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Shoot Out with

"Wild Bill" Hickok, 1869

The exploits of Wild Bill Hickok - spread by word-of-mouth and embellished by dime novels - would shape the popular image of America's frontier. Tall, lean, muscular, long blond hair falling to his shoulders, two pistols shoved into his belt, wearing a law man's badge on his chest: he personified the image of the Western hero for both his and later generations.

One incident in particular had a major impact on the birth of an icon of the Old West - the gunfight in which two lone gunman face

Wild Bill Hickok, 1873
off in the middle of a dusty street. There is no evidence that these shootouts occurred with any frequency in the West - after all, who in their right mind would participate in such a dangerous enterprise? However, an incident in Springfield, Missouri soon after the close of the Civil War did much to inspire the myth.

There was no love lost between Wild Bill and Dave Tutt. Hickok had fought for the Union, Tutt for the Confederacy. Their enmity only increased when both became interested in the same woman. The matter came to a head when Tutt stole Wild Bill's pocket watch during a poker game and bragged he would parade through Springfield's town square wearing his rival's prized possession. At the announced time, Wild Bill stood in the square and warned Tutt not to proceed. Unfazed, Tutt boldly strode towards his enemy and pulled his pistol. Wild Bill simultaneously drew his pistol and fired. Tutt fell - dead. Wild Bill quickly turned and leveled his gun towards a crowd of Tutt's supporters who had gathered nearby, warning them not to interfere. They took the hint.

Later, when Hickok became the law in such wide-open towns as Abilene and Hays City, Kansas, his reputation alone was often sufficient to persuade dusty cowhands to think twice about disrupting the peace.

However, his fame was a double-edged sword - to some, killing a man of such repute was a trophy worth having. During the afternoon of August 2, 1876 Wild Bill sat playing poker in the No. 10 saloon in Deadwood, Dakota Territory. Abandoning his usual precaution of always sitting with his back to a wall and engrossed in the game, he failed to notice Jack McCall sneak in through a back door. McCall calmly approached Hickok from behind, raised his pistol and shot him dead for reasons still not fully understood.

'Don't shoot him in the back; he is drunk.'

In 1869 thirty-two-year-old Wild Bill Hickok was marshal of Hays City Kansas. Miguel Otero witnessed one of the exploits that would make Wild Bill a legend:

"I was an eye-witness to Wild Bill's encounter with Bill Mulvey, and shall relate the details as they linger in my mind:

I was standing near Wild Bill on Main Street, when someone began 'shooting up the town' at the eastern end of the street. It was Bill Mulvey, a notorious murderer from Missouri, known as a handy man with a gun. He had just enough red liquor in him to be mean and he seemed to derive great amusement from shooting holes into the mirrors, as well as the bottles of liquor behind the bars, of the saloons in that section of the street. As was usually the case with such fellows, he was looking for trouble, and when someone told him that Wild Bill was the town marshal and therefore it behooved him to behave himself, Mulvey swore that he would find Wild Bill and shoot him on sight. He further averred that the marshal was the very man he was looking for and that he had come to the 'damn' town' for the express purpose of killing him.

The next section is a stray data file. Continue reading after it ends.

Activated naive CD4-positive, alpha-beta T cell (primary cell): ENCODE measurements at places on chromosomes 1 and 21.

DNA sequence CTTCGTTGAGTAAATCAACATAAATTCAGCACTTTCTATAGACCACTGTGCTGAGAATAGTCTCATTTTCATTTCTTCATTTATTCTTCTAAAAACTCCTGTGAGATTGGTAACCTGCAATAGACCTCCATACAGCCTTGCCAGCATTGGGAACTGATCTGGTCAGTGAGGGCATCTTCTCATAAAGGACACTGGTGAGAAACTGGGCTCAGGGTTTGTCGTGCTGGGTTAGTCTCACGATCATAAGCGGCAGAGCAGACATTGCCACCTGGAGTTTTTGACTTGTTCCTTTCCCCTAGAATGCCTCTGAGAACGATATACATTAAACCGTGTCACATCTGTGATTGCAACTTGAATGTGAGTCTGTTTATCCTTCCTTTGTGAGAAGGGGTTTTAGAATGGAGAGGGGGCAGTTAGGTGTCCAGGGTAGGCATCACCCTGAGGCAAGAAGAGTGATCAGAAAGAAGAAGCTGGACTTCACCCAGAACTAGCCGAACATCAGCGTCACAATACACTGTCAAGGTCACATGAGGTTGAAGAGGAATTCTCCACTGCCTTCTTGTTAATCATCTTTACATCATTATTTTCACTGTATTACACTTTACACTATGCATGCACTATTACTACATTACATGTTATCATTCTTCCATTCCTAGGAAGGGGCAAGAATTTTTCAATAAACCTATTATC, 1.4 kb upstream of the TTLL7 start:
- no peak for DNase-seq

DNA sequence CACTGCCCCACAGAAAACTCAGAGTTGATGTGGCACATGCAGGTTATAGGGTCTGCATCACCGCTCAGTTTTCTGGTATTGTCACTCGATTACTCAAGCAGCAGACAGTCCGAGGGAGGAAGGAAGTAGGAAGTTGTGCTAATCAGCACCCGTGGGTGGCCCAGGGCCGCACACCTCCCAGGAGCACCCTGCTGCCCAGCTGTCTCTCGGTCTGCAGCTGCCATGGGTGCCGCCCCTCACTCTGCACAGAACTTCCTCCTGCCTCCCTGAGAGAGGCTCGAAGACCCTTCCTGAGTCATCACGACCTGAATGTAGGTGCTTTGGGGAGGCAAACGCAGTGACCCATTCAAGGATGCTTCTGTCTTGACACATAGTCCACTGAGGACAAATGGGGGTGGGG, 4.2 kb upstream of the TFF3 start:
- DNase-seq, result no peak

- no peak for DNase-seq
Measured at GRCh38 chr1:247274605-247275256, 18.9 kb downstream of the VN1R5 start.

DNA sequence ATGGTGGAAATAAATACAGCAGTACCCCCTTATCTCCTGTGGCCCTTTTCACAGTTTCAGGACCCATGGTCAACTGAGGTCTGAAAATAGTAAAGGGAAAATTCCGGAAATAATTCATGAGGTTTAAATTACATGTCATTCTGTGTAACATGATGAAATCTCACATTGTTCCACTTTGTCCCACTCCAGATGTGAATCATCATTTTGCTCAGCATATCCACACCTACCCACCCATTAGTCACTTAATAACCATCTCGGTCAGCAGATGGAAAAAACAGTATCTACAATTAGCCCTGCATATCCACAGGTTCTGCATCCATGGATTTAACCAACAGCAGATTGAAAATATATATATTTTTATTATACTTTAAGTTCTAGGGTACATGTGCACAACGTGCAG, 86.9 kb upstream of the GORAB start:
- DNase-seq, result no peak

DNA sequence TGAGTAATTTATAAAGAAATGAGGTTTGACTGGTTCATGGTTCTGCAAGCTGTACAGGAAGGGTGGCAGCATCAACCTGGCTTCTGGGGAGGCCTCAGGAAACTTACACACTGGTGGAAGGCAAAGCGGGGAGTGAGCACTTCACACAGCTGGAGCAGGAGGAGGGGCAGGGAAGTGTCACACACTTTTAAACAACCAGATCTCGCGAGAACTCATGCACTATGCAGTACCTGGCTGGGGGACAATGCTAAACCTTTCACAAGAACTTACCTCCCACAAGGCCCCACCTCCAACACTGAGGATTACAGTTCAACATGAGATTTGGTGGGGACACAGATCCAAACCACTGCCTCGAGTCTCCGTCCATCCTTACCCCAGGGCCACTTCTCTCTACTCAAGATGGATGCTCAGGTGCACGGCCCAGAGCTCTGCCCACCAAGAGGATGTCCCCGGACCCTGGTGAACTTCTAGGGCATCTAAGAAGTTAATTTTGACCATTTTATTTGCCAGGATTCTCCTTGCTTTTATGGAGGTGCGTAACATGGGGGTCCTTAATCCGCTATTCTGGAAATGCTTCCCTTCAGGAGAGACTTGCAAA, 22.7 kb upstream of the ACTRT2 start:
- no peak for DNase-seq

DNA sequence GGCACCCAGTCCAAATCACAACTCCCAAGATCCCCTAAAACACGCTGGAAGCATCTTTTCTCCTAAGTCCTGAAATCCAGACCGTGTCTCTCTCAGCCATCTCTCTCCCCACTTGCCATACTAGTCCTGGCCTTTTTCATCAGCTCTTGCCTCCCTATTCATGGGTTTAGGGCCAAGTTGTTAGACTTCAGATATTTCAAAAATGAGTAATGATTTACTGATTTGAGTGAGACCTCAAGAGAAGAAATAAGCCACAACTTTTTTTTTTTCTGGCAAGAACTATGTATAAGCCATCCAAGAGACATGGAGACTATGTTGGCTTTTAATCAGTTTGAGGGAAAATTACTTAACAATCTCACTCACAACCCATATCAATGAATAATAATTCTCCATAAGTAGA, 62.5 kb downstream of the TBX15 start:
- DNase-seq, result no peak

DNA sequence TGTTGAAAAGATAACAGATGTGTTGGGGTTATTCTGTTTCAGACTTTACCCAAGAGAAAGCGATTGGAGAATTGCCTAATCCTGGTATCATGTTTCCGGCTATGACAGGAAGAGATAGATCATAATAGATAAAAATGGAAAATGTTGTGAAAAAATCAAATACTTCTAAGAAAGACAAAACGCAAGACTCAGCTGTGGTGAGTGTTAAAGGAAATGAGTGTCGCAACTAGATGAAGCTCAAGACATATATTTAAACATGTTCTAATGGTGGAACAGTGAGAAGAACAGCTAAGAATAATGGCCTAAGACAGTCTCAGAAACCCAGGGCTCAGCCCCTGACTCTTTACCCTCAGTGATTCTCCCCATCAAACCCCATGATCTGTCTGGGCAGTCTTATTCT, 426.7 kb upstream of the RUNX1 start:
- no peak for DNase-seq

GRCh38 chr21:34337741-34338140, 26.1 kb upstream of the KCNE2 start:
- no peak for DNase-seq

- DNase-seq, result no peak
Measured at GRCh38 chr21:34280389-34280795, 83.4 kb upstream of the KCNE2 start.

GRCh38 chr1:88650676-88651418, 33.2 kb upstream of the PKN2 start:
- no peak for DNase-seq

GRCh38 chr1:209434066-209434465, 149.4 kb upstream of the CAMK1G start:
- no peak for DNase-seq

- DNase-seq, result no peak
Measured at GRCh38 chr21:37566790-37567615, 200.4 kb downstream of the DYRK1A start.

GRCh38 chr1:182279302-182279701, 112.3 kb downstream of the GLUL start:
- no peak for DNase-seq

The tenor of these remarks was somehow made known to Wild Bill. But hardly had the news reached him than Mulvey appeared on the scene, tearing toward us on his iron-grey horse, rifle in hand, full cocked. When Wild Bill saw Mulvey he walked out to meet him, apparently waving his hand to some fellows behind Mulvey and calling to them: 'Don't shoot him in the back; he is drunk.'

Mulvey stopped his horse and, wheeling the animal about, drew a bead on his rifle in the direction of the imaginary man he thought Wild Bill was addressing. But before he realized the ruse that had been played upon him, Wild Bill had aimed his six-shooter and fired-just once. Mulvey dropped from his horse - dead, the bullet having penetrated his temple and then passed through his head."

   Miguel Otero's account appears in Otero, Miguel, My Life on the Frontier 1864-1882 (1936); Rosa, Joseph, They Called Him Wild Bill (1974).

How To Cite This Article:
"Shoot Out with 'Wild Bill' Hickok, 1869" EyeWitness to History, (2005).

Miguel Otero, the author of this account, became Territorial Governor of New Mexico in 1897.
When Wild Bill lost his life at a Deadwood poker table he was holding a pair of aces and a pair of eights in his hand. "Aces over eights" has since been known as the "Dead Man's Hand."
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